What makes a book a classic? More than anything, a classic book is one that we know and trust, a well-used book with dog-eared covers and underlined passages. Without question, Mr. Everest’s The Master Handbook of Acoustics qualifies as a classic. It was extremely well received when the first edition appeared in 1981, and strong reader demand prompted the preparation of new editions, through the fourth edition in 2001. In fact, the title was the best-selling book on acoustics for over 20 years. The acoustical engineering community grieved when Mr. Everest passed away in 2005 at the age of 95. He was a giant in the field of acoustical engineering, and a great example of the high caliber of engineers of his generation. He will be missed.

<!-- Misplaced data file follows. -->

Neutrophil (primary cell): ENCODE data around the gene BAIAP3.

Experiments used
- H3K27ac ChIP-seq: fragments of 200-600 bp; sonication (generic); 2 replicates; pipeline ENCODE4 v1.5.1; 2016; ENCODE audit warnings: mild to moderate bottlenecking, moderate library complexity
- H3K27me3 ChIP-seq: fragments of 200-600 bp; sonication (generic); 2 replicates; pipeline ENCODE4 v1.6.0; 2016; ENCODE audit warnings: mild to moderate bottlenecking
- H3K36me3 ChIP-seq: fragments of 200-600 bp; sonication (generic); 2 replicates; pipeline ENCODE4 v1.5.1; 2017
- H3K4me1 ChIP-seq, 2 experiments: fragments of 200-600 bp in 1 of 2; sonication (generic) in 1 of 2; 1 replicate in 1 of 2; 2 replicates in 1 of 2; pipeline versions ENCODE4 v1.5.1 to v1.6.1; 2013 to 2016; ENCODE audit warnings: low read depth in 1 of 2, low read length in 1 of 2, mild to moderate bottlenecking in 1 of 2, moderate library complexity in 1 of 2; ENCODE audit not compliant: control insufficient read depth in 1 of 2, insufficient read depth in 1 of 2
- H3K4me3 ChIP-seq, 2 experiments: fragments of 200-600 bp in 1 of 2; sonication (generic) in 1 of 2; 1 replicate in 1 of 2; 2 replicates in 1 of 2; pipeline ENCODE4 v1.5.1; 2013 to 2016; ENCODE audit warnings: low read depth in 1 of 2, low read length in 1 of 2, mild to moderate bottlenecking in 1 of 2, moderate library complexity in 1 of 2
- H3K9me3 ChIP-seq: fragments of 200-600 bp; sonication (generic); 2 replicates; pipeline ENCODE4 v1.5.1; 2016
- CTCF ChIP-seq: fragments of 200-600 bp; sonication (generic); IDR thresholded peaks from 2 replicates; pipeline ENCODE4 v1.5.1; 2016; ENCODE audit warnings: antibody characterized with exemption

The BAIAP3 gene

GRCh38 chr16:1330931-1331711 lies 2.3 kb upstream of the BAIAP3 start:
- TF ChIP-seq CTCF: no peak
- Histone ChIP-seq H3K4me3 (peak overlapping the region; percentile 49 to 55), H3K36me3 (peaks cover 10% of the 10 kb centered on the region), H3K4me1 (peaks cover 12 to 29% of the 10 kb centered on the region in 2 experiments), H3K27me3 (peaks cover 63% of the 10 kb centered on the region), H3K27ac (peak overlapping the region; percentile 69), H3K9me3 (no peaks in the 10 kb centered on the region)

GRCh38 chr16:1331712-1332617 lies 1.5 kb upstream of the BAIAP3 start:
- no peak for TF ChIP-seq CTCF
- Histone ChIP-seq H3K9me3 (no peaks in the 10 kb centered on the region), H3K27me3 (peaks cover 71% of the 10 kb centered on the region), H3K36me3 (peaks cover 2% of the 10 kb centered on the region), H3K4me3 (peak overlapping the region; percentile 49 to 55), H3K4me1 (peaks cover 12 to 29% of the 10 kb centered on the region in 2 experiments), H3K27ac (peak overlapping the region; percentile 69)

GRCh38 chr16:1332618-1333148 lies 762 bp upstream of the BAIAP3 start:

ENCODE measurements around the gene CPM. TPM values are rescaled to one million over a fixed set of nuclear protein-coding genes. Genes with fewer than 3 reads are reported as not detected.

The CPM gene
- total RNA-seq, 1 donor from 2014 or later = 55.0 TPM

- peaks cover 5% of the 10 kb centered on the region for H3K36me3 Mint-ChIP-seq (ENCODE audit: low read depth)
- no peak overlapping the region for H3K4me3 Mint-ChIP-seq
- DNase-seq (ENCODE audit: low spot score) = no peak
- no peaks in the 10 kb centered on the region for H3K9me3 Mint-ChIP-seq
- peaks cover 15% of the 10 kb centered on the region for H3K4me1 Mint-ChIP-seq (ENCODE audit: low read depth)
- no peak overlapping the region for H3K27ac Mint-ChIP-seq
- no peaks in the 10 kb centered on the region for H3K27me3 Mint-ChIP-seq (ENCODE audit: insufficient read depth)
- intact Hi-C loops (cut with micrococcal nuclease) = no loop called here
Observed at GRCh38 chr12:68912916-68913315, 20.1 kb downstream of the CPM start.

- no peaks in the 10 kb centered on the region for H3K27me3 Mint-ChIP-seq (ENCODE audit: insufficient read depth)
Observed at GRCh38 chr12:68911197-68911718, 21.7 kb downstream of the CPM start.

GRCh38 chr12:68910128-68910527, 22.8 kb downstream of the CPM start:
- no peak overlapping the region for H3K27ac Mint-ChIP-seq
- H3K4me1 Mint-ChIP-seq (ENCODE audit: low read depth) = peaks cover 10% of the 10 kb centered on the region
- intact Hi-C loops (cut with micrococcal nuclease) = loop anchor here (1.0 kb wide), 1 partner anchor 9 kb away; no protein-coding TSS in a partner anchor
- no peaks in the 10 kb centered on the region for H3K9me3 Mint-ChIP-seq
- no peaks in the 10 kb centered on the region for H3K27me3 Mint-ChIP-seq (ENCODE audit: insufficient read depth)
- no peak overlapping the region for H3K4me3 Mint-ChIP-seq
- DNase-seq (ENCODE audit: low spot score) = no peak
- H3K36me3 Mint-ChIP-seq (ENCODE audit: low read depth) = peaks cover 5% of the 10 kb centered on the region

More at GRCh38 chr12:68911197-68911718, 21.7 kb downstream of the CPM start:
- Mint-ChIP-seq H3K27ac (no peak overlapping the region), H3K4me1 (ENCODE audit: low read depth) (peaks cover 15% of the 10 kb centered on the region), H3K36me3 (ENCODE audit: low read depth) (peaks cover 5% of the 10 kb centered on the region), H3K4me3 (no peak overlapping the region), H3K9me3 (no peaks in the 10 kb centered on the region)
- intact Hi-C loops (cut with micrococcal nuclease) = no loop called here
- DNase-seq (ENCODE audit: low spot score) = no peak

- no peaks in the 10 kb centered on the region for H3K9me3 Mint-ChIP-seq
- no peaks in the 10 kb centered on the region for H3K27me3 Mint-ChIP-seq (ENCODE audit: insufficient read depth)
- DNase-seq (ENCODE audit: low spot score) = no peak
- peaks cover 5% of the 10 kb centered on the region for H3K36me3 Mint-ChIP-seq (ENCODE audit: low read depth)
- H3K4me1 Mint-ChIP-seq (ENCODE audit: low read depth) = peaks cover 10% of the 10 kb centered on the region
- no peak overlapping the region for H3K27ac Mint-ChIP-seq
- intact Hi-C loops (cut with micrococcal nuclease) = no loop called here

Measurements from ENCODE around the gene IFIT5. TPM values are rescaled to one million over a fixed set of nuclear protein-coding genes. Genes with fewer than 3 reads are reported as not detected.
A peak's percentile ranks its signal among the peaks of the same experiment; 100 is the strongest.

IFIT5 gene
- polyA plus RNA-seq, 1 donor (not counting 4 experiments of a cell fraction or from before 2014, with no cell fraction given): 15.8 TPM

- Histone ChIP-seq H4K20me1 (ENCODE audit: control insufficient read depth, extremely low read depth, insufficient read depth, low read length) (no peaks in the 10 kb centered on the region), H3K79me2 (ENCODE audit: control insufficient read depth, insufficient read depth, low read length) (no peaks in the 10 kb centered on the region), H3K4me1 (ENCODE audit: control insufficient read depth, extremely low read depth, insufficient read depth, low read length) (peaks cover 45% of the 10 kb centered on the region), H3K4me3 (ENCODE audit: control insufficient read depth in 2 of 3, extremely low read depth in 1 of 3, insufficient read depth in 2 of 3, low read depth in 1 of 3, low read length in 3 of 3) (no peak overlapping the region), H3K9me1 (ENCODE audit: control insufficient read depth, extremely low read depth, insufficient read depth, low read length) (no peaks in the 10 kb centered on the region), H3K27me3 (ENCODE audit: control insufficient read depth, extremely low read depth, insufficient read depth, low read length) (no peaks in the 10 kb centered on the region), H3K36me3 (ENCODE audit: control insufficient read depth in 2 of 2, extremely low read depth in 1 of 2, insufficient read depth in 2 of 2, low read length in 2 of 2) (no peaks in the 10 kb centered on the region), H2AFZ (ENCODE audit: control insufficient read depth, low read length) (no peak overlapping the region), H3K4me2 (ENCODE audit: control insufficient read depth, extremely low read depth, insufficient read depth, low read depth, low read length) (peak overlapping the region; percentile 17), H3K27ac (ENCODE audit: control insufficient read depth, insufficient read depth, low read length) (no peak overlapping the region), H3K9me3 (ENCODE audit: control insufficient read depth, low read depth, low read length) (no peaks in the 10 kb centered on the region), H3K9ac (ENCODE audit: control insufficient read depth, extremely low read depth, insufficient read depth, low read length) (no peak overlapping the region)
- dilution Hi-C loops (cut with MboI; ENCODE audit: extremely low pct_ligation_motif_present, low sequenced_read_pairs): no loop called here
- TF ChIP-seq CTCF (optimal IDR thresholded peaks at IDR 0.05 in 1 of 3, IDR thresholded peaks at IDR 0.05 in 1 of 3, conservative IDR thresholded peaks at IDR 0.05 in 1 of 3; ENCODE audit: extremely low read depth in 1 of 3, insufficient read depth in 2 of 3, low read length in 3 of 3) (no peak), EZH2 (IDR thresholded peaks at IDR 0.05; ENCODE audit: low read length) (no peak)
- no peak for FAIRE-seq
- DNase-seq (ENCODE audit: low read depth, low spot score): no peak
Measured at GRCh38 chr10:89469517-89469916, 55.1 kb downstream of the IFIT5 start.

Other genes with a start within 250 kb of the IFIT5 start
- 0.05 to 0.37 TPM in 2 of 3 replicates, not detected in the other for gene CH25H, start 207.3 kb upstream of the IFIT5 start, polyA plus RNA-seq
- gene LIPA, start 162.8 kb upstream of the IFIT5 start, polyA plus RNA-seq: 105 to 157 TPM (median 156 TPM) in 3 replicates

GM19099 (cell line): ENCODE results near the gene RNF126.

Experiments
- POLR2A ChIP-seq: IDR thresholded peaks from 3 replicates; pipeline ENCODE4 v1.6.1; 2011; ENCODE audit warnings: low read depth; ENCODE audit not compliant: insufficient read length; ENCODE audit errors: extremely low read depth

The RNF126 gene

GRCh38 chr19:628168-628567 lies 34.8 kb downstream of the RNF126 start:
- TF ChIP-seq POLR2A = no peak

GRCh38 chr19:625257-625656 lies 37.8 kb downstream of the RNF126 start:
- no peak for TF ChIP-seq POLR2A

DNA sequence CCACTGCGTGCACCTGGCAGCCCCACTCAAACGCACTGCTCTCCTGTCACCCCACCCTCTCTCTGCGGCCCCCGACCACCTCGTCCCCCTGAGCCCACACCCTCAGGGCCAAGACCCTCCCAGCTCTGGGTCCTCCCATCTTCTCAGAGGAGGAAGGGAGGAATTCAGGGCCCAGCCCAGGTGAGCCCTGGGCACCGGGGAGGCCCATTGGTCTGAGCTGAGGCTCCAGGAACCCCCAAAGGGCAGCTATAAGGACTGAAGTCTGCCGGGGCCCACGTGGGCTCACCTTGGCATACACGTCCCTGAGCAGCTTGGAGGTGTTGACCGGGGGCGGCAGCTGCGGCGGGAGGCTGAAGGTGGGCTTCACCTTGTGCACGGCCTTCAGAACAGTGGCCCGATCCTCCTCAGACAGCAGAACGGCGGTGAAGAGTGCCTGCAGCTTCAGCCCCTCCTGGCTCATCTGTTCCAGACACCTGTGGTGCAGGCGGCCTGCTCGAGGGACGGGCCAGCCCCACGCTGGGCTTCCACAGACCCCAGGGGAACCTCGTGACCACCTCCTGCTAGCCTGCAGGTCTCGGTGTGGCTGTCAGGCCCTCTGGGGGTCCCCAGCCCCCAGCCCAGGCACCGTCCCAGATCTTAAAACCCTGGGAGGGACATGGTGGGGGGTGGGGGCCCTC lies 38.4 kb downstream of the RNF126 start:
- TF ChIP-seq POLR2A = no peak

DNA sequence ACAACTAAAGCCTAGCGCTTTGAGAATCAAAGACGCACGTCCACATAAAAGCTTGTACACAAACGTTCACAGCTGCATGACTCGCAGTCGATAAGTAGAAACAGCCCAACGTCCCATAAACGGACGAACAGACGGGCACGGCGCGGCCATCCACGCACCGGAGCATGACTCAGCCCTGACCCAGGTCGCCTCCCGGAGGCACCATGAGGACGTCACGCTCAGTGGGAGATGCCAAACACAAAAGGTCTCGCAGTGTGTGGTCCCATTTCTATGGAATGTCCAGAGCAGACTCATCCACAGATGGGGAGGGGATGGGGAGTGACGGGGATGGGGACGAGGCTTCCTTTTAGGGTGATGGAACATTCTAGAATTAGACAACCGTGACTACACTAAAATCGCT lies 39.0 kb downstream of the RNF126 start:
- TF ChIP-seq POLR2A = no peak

I was honored when McGraw-Hill asked me to prepare a fifth edition. I had used the Handbook for 25 years, and was well familiar with its value as a teaching text and reference book. Fully cognizant of the challenges of tackling such a project, I agreed to lend a hand. Some readers who are familiar with my book, Principles of Digital Audio, may be surprised to learn that my passion for digital technology is equaled by my enthusiasm for acoustics. I taught courses in architectural acoustics (in addition to classes in digital audio) for 30 years at the University of Miami, where I directed the Music Engineering Technology program. Throughout that time, I also consulted on many acoustics projects, ranging from recording studio to listening room design, from church acoustics to community noise intrusion. As with many practitioners in the field, it was important for me to understand the fundamentals of acoustical properties, and also to stay current with the practical applications and solutions to today’s acoustical problems. This essential balance was the guiding principle of Mr. Everest’s previous editions of this book, and I have continued to seek that same equilibrium.